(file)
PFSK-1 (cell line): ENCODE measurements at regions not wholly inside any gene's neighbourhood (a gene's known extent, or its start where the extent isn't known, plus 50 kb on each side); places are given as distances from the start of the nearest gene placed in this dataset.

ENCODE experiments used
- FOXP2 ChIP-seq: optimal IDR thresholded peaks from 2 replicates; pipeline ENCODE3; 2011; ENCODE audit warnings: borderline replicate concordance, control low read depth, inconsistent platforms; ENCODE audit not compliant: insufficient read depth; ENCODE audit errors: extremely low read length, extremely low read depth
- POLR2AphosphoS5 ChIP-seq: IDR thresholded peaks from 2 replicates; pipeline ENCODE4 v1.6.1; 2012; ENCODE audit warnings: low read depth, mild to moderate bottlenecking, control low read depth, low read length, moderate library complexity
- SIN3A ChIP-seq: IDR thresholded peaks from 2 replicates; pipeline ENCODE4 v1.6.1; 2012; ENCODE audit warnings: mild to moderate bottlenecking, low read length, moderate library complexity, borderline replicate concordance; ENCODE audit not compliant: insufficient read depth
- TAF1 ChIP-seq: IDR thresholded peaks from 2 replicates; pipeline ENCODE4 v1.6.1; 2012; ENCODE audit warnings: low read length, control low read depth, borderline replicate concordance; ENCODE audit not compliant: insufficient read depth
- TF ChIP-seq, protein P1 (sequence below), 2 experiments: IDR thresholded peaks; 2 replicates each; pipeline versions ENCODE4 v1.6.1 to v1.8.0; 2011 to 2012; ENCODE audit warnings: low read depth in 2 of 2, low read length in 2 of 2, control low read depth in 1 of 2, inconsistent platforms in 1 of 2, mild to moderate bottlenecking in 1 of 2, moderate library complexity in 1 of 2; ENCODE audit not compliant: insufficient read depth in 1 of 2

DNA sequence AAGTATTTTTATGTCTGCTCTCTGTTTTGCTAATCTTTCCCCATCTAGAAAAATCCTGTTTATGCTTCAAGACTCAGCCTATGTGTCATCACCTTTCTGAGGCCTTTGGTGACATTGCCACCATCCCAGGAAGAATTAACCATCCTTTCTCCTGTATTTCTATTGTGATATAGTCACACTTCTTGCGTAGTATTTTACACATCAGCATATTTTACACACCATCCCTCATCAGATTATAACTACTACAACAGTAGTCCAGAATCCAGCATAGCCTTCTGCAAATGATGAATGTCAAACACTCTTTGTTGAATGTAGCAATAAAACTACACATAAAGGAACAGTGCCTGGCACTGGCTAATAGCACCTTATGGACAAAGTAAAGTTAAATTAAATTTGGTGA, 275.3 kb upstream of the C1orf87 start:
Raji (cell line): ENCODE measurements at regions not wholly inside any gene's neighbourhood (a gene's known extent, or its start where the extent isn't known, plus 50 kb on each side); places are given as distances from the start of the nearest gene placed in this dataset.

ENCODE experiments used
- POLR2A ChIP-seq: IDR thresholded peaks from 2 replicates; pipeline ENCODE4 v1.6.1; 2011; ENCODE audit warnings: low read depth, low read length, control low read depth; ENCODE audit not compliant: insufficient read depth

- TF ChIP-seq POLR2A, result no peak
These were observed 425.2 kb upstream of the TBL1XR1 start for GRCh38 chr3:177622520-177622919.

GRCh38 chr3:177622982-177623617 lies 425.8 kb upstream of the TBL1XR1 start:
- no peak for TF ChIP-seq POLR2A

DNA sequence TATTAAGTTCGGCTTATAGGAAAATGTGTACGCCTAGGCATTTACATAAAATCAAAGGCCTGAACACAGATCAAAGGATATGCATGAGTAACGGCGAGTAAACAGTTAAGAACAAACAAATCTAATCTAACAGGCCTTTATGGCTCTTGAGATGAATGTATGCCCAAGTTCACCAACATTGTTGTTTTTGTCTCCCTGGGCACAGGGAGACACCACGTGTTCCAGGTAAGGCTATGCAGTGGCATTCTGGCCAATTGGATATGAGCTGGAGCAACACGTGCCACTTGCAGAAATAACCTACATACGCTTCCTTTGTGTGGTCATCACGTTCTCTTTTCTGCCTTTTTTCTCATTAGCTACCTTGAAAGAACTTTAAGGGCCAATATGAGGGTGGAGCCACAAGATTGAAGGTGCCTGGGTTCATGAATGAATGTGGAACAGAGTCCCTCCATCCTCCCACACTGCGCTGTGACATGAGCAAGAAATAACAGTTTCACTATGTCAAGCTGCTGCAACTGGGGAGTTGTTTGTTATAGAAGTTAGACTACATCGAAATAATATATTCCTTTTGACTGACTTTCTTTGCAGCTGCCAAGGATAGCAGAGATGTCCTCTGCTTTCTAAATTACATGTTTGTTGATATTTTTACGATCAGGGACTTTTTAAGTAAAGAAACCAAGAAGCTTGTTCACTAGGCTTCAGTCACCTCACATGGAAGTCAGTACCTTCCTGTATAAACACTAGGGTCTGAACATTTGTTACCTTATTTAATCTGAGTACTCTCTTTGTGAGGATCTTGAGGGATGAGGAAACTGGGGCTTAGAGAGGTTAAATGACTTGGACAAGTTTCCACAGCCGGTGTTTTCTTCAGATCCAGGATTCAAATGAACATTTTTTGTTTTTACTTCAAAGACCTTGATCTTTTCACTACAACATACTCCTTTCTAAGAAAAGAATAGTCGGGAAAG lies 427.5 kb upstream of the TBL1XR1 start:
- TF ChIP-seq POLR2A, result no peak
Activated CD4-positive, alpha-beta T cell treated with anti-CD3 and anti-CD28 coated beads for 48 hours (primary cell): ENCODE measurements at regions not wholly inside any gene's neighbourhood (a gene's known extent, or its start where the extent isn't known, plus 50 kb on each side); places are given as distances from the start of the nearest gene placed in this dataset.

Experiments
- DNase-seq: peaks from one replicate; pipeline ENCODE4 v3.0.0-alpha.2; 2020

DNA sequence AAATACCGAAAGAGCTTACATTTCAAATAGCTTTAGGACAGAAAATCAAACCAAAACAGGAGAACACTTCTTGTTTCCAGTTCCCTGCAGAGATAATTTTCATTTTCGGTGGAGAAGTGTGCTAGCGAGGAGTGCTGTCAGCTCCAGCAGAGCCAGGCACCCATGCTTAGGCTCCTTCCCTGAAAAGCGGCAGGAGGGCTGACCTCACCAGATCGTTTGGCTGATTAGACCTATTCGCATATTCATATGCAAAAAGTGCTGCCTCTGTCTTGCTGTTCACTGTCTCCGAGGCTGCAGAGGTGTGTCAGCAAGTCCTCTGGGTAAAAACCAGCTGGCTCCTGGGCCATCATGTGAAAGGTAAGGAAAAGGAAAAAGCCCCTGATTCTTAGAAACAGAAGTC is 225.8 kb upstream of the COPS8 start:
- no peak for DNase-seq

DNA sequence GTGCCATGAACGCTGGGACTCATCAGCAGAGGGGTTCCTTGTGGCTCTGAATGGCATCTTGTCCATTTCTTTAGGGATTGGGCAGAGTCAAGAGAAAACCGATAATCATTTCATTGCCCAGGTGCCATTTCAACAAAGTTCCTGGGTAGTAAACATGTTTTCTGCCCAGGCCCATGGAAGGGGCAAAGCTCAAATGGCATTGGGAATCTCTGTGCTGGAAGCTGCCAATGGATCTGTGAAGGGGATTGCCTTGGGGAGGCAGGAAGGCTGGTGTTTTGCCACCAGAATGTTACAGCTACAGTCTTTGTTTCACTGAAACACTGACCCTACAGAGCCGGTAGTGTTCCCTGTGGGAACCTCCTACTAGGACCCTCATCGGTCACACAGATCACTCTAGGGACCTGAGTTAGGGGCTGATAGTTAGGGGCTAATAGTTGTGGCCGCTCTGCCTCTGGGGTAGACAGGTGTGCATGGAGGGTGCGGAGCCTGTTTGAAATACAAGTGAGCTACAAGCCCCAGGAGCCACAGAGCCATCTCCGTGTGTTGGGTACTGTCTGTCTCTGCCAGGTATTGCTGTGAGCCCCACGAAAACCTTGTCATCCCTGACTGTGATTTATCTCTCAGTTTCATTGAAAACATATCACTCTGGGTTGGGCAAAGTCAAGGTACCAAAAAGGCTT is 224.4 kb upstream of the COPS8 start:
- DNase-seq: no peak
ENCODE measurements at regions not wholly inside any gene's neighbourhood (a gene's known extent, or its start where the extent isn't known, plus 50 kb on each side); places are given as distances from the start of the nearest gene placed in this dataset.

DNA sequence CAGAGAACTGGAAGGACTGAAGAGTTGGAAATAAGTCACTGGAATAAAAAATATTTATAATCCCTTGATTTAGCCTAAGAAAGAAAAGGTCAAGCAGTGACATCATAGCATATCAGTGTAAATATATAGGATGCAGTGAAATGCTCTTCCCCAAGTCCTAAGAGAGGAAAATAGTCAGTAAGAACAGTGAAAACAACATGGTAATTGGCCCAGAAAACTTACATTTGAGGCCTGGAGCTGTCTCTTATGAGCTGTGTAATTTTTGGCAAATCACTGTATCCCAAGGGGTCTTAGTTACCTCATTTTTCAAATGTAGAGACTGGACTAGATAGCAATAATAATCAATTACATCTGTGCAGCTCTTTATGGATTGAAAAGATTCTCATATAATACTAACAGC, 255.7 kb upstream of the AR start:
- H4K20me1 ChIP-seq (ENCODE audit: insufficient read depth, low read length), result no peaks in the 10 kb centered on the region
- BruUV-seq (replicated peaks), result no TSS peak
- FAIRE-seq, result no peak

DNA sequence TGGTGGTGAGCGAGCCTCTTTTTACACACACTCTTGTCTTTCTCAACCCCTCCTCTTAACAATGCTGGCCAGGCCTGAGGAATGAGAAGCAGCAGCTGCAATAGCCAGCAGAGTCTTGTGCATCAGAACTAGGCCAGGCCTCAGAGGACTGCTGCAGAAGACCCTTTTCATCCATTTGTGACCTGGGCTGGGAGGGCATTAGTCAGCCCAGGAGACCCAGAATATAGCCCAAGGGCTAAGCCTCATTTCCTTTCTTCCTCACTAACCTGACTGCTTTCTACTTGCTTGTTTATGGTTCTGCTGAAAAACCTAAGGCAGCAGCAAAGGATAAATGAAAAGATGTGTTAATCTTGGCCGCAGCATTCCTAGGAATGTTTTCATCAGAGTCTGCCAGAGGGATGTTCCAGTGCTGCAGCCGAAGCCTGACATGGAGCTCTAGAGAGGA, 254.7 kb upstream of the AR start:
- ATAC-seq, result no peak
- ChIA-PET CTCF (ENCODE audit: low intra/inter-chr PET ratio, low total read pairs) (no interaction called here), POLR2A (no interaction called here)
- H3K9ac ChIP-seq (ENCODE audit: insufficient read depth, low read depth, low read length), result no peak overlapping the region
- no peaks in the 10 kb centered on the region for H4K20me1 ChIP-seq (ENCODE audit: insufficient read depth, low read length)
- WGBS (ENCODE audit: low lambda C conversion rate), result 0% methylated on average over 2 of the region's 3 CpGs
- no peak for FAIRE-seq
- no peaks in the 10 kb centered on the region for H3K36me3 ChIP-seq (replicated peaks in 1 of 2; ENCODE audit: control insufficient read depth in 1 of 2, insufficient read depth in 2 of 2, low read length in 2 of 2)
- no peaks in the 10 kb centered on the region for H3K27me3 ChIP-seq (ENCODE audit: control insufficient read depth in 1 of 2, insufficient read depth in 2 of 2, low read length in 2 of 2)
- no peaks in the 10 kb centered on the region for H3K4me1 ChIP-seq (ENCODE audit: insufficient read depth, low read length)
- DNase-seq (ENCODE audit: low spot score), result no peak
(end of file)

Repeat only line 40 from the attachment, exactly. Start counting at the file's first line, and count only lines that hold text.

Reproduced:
- DNase-seq (ENCODE audit: low spot score), result no peak